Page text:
You can have all the messages, connect-a-thons and profiles that you like – certainly you will achieve short- to medium-term connectivity wins but it is not enough. It is not sustainable and clinicians want and need to share relevant data when it is needed. Predetermined messages and documents will be a great start, but it’s not enough.
You can invest huge resources in terminology – we definitely need it – but terminology in isolation is also not enough.
You can demand all the ‘damn data’ that you want, but non-standardised data will still largely not be computable – largely limited to read-only access.
What do we want?
We hear talk about:
- shared electronic health records;
- semantic interoperability; and
- health data liquidity.
Essentially these phrases describe different aspects of the same ‘elephant in the room’; just using different jargon…
We expect our healthcare professionals to be able to safely exchange important health information. To have the right health information available at the right place at the right time. To prevent us repeating our health histories ad nauseum. In fact a huge percentage of patients assume that we can already do this! But we can’t… yet. Shared health records are not easy.
What do we need?
A single data-driven “universal health record”, an uhr! And please note the deliberate lack of capitals.
What on earth is an uhr, I hear you quite reasonably ask…? A uhr is simply a non-proprietary pool of standardised health data which can be used for any purpose we want – PHR, EHR, EMR, SEHR, IEHR, research, epidemiology, reporting & stats, shared care, clinical decision support & more. There is no particular EHR application associated with it; in fact it works with any and every software program, vendor and healthcare provider.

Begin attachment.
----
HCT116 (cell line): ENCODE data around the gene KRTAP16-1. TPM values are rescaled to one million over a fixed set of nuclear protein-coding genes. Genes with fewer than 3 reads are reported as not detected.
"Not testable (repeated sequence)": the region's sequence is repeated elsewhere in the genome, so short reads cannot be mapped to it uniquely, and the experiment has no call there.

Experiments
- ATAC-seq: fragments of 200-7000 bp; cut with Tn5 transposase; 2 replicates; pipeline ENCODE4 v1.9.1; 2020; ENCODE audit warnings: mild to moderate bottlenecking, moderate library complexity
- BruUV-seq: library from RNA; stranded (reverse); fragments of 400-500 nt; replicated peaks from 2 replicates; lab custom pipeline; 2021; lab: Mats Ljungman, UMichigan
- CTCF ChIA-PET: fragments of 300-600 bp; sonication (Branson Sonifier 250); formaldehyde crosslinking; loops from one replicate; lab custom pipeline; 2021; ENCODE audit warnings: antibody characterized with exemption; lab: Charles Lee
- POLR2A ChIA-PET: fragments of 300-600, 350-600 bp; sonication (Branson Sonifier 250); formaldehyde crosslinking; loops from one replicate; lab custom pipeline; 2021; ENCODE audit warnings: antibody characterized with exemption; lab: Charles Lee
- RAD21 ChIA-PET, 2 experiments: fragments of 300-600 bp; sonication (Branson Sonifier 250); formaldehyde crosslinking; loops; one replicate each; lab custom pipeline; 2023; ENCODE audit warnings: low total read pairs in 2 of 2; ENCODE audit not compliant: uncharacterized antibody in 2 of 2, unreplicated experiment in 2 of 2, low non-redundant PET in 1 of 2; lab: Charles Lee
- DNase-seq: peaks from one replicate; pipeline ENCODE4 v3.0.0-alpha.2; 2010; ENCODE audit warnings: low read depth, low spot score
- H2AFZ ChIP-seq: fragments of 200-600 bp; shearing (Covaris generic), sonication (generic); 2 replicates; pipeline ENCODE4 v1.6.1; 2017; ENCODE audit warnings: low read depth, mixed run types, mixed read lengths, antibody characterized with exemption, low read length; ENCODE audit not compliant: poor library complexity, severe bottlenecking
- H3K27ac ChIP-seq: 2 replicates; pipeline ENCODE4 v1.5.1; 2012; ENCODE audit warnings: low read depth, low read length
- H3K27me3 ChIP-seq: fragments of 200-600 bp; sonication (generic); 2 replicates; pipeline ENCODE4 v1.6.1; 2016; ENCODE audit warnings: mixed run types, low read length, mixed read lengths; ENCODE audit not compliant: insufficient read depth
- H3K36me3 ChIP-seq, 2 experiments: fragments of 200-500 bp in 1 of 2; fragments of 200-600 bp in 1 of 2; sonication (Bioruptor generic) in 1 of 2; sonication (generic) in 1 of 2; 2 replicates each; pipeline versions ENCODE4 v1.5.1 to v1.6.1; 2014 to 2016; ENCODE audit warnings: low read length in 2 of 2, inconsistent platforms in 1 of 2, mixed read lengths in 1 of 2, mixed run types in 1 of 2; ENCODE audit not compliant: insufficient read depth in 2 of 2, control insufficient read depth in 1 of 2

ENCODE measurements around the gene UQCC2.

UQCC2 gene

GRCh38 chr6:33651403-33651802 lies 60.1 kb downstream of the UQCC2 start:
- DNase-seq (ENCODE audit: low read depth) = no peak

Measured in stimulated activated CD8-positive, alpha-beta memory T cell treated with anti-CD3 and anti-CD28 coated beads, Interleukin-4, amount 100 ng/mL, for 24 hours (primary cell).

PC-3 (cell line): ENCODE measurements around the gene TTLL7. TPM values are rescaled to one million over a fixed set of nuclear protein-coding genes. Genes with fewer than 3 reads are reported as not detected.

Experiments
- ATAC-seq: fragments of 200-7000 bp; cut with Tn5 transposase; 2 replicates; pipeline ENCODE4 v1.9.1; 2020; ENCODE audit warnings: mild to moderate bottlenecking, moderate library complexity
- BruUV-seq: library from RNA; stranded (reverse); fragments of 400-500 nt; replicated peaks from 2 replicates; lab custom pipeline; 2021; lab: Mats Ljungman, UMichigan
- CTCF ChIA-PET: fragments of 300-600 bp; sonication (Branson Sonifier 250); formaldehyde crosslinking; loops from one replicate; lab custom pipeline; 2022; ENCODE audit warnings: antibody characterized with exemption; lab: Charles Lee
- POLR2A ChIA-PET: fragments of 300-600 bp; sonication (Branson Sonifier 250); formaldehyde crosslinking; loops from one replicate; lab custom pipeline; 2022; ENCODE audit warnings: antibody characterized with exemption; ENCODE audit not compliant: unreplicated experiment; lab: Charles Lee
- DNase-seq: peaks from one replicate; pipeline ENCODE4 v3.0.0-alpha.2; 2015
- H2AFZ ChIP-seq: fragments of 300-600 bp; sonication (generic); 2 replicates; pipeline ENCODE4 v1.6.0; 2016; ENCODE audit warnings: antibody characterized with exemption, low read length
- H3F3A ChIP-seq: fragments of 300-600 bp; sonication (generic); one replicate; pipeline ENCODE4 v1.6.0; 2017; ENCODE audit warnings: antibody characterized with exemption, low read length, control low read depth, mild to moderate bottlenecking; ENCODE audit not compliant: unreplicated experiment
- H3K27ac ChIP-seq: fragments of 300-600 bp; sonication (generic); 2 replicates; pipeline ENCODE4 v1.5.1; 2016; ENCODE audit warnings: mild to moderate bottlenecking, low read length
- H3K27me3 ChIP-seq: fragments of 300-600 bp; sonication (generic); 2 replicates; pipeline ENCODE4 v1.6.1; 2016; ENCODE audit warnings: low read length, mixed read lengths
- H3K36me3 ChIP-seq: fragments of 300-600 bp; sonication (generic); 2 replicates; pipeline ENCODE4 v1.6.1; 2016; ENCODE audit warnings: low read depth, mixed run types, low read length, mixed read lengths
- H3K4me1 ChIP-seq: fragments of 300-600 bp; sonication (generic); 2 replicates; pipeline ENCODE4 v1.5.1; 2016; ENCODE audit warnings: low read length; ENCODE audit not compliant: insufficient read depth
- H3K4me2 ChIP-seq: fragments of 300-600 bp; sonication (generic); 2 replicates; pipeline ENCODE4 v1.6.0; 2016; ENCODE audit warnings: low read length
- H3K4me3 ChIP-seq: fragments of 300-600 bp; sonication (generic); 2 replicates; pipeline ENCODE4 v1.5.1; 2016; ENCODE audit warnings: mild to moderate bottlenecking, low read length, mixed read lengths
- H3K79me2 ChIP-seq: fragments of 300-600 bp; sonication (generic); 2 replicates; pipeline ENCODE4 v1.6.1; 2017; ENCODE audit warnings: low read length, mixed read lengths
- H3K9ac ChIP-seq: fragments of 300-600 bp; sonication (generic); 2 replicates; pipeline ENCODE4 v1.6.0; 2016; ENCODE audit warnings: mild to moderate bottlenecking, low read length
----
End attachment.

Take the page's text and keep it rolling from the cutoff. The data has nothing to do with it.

The key (and I say it yet again)… it’s. all. about. the. data.
In addition, and supported by:
- Collaboration at international, national, jurisdictional or organisation level to share and re-use the clinical data definitions, so that our health information can similarly be shared.
- Clinicians driving the clinical content definitions – reflecting the information they need for recording health care for themselves and their patients, ensuring that EHRs are ‘fit for purpose’. Terminology integrated with these structured clinical content definitions to unambiguously define the building blocks of the health record.
As a result:
- Message structures required for data exchange become more about the wrapper and less about content – much easier to negotiate and maintain.
- Vendors no longer have clinicians locked-in to proprietary data silos
- Tools used to do ‘clever stuff’ with our data need only to be built once to conform to these agreed clinical data definitions – think decision support, reporting, data repositories, and integration. Now that takes away a lot of the barriers we strive to overcome!
- Data in a common format can be exchanged between systems – data liquidity becomes a reality, flowing to where it is needed and according to authorisation and access permissions.
Gimme a universal health record. Gimme my damn, um,… uhr, and let my data flow…
And so, I archetype;-)